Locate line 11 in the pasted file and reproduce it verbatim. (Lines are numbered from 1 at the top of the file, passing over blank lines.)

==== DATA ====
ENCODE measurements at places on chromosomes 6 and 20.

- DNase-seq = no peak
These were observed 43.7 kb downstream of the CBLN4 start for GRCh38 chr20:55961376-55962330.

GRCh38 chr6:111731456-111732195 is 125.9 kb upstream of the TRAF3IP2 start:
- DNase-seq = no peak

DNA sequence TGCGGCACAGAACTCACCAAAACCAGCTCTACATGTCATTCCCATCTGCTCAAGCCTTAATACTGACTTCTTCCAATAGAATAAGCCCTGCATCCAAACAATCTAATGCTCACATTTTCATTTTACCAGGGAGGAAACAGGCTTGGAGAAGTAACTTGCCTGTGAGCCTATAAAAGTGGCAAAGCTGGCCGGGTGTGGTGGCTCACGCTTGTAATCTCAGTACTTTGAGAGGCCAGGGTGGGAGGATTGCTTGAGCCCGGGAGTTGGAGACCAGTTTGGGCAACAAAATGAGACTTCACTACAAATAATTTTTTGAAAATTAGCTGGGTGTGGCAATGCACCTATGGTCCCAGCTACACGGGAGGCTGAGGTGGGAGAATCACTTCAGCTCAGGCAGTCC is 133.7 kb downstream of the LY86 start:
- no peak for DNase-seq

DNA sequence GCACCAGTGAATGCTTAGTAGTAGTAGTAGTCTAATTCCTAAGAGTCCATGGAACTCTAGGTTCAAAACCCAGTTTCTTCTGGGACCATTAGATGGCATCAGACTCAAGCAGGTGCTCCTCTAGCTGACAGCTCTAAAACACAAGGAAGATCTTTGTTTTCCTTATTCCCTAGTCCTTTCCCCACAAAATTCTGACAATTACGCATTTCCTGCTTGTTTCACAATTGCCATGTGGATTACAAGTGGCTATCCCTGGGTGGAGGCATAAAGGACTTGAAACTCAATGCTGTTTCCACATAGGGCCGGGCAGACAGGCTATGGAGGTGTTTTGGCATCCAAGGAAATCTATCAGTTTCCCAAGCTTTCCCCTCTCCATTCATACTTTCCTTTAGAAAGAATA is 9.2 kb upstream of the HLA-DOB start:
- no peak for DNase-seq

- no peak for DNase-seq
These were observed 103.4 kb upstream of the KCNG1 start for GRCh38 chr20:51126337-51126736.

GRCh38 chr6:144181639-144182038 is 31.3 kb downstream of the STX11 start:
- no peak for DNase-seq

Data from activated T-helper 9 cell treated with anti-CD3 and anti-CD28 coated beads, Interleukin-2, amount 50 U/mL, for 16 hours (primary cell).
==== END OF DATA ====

These were observed 103.4 kb upstream of the KCNG1 start for GRCh38 chr20:51126337-51126736.